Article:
ATLANTA – Georgia Power has agreed to spare the utility’s customers $2.6 billion of the $10.2 billion it’s costing the company to build two additional nuclear reactors at Plant Vogtle.
Under an agreement between Georgia Power and the state Public Service Commission’s (PSC) Public Interest Advocacy Staff announced Wednesday, the company would pass on nearly $7.6 billion of the project’s cost to customers, with shareholders picking up the rest.
If the PSC approves the agreement, the average residential customer’s monthly bill would increase by $8.95.
The first of the new reactors at the plant south of Augusta, Unit 3, went into commercial operation late last month after years of delays and billions of dollars in cost overruns. Fuel loading has begun at Unit 4, which is expected to go into service late this year or early next year.
Several environmental advocacy groups that have opposed the project worked with Georgia Power and the PSC staff on the proposed agreement. As part of the deal, the utility has agreed to expand its energy efficiency and senior discount programs.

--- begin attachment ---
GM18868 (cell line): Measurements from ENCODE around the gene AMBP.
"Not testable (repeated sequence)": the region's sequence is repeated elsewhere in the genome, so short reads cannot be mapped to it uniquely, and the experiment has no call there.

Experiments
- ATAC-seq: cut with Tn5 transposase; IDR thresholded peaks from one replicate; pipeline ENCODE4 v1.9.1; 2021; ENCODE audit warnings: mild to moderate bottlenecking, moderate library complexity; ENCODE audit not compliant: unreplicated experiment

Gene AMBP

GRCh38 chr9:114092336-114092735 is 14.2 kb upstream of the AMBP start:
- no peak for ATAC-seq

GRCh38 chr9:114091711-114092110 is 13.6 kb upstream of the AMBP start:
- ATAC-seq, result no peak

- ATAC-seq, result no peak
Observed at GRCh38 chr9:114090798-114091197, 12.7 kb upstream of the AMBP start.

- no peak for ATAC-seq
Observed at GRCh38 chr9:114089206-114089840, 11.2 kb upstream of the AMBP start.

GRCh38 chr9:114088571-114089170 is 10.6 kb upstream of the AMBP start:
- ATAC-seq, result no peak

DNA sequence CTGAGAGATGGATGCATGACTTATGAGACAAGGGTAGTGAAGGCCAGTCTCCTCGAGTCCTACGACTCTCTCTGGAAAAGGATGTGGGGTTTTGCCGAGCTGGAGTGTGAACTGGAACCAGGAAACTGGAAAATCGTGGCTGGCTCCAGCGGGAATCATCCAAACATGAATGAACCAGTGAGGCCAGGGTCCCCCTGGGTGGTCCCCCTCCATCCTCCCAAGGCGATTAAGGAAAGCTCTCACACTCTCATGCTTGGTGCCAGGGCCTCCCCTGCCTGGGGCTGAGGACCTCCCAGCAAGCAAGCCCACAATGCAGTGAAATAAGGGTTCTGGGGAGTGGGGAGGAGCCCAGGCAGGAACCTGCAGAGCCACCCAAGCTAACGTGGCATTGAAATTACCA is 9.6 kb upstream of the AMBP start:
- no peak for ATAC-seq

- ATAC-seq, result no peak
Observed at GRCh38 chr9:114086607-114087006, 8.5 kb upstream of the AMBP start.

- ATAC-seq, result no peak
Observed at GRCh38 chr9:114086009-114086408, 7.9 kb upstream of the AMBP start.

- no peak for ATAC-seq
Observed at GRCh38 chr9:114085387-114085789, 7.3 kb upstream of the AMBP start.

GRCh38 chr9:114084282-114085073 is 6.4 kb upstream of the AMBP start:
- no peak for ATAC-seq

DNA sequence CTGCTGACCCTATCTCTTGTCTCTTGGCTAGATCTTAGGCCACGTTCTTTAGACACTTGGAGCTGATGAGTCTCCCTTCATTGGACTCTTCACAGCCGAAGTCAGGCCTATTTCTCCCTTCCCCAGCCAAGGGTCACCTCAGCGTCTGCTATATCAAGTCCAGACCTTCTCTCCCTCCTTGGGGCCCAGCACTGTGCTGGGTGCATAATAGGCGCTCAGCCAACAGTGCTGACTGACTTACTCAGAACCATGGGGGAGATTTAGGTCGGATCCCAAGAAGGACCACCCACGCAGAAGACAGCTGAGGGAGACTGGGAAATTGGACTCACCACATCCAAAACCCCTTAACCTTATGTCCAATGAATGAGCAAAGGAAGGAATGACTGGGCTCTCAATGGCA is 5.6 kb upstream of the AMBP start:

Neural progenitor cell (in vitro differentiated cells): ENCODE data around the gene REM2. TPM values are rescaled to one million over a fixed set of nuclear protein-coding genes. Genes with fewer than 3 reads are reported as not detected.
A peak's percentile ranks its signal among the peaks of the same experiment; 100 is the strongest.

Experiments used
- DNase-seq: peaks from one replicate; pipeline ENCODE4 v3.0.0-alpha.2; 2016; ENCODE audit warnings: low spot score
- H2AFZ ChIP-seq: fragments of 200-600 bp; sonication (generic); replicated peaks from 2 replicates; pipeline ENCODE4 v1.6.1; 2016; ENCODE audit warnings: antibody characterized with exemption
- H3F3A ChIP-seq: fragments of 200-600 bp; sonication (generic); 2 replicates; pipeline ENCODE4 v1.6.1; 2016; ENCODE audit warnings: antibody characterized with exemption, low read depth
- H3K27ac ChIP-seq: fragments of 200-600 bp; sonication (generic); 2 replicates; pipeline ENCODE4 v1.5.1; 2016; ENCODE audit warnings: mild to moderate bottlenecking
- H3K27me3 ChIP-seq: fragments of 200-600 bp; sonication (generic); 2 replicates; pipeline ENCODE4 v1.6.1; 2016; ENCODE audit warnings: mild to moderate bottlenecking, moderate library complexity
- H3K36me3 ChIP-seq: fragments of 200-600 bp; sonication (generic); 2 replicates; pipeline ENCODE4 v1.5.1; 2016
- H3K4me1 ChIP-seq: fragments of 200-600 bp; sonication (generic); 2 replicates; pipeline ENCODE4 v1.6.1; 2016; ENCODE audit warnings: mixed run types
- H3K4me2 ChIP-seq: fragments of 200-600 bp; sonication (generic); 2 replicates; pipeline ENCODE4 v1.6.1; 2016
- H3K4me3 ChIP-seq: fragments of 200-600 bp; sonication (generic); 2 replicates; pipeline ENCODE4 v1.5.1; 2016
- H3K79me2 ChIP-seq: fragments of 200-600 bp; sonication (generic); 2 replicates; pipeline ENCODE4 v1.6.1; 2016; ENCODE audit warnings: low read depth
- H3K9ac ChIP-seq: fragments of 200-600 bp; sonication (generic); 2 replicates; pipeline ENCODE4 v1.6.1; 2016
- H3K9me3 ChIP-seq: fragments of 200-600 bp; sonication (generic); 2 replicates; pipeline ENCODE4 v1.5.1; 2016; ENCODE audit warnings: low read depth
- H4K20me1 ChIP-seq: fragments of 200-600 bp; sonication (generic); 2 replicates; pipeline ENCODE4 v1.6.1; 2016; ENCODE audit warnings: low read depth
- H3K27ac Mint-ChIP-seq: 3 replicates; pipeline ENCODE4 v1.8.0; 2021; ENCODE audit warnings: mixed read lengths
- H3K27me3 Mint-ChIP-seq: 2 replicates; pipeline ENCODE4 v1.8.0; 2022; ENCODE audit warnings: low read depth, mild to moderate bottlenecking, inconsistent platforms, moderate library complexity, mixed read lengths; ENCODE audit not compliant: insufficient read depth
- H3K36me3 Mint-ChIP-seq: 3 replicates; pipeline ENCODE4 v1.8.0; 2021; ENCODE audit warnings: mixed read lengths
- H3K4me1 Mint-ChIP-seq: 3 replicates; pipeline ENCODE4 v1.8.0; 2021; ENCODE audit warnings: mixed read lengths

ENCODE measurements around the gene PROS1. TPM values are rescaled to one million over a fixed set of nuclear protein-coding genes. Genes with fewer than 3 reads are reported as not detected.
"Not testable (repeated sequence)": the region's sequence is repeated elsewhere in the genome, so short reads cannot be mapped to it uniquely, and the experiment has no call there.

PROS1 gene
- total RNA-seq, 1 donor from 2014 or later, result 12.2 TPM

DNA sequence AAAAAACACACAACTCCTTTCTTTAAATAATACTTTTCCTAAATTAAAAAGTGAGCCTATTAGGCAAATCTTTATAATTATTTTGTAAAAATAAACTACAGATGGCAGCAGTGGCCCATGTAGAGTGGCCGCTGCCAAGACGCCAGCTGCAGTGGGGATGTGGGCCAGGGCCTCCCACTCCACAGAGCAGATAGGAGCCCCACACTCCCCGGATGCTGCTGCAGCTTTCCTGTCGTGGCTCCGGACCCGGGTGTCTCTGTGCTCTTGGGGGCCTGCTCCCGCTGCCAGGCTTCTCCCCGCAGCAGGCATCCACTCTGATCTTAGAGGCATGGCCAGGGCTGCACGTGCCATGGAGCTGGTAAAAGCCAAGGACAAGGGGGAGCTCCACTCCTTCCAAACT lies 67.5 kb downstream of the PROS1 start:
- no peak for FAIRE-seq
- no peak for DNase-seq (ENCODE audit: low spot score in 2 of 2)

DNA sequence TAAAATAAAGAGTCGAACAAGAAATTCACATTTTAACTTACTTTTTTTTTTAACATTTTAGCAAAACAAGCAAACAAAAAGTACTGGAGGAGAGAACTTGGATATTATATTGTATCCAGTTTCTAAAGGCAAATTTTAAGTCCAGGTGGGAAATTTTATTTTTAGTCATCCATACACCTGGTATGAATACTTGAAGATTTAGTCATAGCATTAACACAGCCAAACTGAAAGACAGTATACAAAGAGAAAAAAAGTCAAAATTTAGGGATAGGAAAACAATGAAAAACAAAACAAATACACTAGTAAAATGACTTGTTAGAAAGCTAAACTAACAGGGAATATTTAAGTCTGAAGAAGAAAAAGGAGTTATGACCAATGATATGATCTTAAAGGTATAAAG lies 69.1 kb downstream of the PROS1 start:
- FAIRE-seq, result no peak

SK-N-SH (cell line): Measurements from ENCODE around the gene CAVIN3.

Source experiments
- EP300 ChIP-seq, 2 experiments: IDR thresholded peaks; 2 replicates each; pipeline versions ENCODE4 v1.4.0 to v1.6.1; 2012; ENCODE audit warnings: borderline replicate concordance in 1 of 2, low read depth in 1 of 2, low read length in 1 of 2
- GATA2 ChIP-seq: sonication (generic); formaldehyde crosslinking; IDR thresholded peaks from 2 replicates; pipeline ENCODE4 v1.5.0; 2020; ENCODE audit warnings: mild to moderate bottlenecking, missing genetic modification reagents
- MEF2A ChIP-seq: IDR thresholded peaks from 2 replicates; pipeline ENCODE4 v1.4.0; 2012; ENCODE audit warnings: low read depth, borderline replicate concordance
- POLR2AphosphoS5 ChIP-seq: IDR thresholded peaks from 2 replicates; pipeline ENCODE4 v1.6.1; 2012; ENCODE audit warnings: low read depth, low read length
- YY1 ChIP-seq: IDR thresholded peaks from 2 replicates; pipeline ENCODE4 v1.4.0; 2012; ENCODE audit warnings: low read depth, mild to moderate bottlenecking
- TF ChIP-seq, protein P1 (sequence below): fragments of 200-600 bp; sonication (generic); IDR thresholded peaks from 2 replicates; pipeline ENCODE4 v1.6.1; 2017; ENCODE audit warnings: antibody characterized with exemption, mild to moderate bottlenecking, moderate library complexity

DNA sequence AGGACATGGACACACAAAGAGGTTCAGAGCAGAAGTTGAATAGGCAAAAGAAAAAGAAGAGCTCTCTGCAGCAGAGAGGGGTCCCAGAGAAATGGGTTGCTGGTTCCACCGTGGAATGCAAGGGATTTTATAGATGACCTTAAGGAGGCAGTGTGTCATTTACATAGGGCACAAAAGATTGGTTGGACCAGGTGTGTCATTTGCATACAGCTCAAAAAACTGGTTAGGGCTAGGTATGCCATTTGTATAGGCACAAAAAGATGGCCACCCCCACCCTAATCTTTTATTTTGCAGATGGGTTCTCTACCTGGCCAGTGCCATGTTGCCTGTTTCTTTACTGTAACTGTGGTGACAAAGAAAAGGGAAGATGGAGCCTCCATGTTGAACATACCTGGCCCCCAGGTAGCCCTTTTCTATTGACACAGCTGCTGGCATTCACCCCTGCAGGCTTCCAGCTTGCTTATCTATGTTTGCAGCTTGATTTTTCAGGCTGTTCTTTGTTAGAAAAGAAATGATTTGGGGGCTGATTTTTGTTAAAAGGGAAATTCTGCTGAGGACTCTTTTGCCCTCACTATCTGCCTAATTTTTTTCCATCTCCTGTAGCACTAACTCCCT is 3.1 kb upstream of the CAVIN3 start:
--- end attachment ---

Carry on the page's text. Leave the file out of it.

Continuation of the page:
“We reached key settlement terms to mitigate bill hikes for Georgians with limited incomes and expand efficiency programs to help reduce energy usage and lower bills,” said Bob Sherrier, a staff attorney with the Southern Environmental Law Center.
“While project delays and overruns do mean Georgians will be paying for this project for decades, Georgia Power agreed to significantly lower the construction costs they were expected to pass on to customers.”
PSC Chairman Jason Shaw said the agreement is the products of “countless hours of analysis,” probably with more evidence presented than for any other project in the commission’s history.
“The culmination of construction on this historic project marks the expansion of clean energy production for another 60 to 80 years here in Georgia,” Shaw said.
Under an agreement the PSC and Georgia Power reached in 2018, any Vogtle-related rate increase the commission approves would not take effect until a month after Unit 4 goes into commercial operation.